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K-OS - Yes!

K-Os, Yes!

Review by Jack Foley

IndieLondon Rating: 4 out of 5

TRINIDAD-born, Toronto raised artist K-OS remains one of hip-hop’s best kept secrets.

Four albums in and he continues to be under-appreciated and yet the way in which he plays within the genre he represents is evidence of one of its richest talents.

Yes! marks the fourth album from the musician, emcee and producer and is spearheaded by the deliriously feelgood single, I Wish I Knew Natalie Portman – the sound of the LP at its most mainstream.

But the mix of genres and styles that make up this listen serve to create an LP that constantly keeps you on your toes and seldom does what’s expected.

It boasts hard-hitting hip-hop beats, a clever use of samples, high-profile collaborations, hard rock guitar riffs and a really diverse range of styles (sometimes across the same song) that are all satisfying in some way.

I Wish I Knew Natalie Portman is, admittedly, the out and out highlight… a glorious celebration of styles and influences that cleverly samples Phantom Planet’s California and includes guest spots from rapper Saukrates and songbird Nelly Furtado. It’s a mesmerising romp of a single and one of the feelgood records of the year.

But the album’s not short on other highlights. 4, 3, 2, 1 is a masterful hip-hop track that serves as K-OS’ response to Feist’s 1, 2, 3, 4 – expertly mixing elements of chillout with a pounding old-skool hip-hop backdrop capable of getting anyone up on the dancefloor.

Uptown Girl, conversely, samples Love Buzz by ’60s Dutch psychedelic group Shocking Blues over more snappy hip-hop elements to sound like a mad fusion of rap and Hendrix. It comes complete with help from Metric’s Emily Haines and The Dears’ Murray Lightburn.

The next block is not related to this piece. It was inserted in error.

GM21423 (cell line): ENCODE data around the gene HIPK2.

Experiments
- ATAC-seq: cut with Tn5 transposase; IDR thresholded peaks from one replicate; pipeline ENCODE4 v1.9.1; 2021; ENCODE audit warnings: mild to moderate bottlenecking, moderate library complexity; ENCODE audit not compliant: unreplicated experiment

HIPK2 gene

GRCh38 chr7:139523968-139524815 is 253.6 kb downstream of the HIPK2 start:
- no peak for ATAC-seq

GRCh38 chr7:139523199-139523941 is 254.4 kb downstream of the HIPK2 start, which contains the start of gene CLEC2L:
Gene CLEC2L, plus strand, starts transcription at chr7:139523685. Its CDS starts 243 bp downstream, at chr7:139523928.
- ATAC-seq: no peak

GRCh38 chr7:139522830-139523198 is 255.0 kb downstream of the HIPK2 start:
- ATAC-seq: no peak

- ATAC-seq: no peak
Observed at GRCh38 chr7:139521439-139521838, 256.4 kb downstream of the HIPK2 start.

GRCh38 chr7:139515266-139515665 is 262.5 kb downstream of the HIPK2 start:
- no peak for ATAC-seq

Album opener Zambony is a great entry point, marked by its stripped down beats and choral background, as well as K-OS’ commanding central flow. The layered, on-off string, synth and guitar elements are also evidence of an artist who loves to layer… as is the soulful vocal midway through.

K-OS flirts with the more traditional urban hip hop sound of 50 Cent during the early stages of Eye Know Something, before diverting into synth-pop territory, while there’s a warped slice of future-pop synth providing the backdrop for the hip, moody The Aviator.

FUN!, another major highlight, lays punchy [and inspired] rock guitars over classic, boom-bap drums before disarmingly shifting into a spacey, yet soulful, beat after a mid-track breakdown that genuinely catches you off-guard.

And Mr Telephone Man is a clever six-minute opus that again mixes up plenty of elements, including a scratched up dial tone. It could almost be two different songs such is the difference between the start and the finish – yet more evidence of the adventurous ambition of K-OS in his prime.

WhipCREAM is as fun as the title suggests, dropping another slick beat with piano loops, a whoozy chorus and a fine vocal, while The Avenue ends things on a bluesy, more pensive note to show the crooner side of K-OS.

Just like 2006’s Atlantis: Hymns for Disco this is another masterful hip-hop album from a true master. I doubt you’ll hear too many finer hip-hop albums this year.

Download picks: Zambony, Uptown Girl, 4, 3, 2, 1, I Wish I Knew Natalie Portman, WhipCREAM, Mr Telephone Man, FUN!

Track listing:

  1. Zambony
  2. Astronaut
  3. Burning Bridges
  4. Uptown Girl
  5. I Wish I Knew Natalie Portman
  6. 4321
  7. Eye Know Something
  8. The Aviator
  9. FUN!
  10. Mr Telephone Man
  11. WhipCREAM
  12. The Avenue

  1. Yes, yes, yes… finally a reviewer who also recognises K-OS talent. He’s immmense

    Jules    May 4    #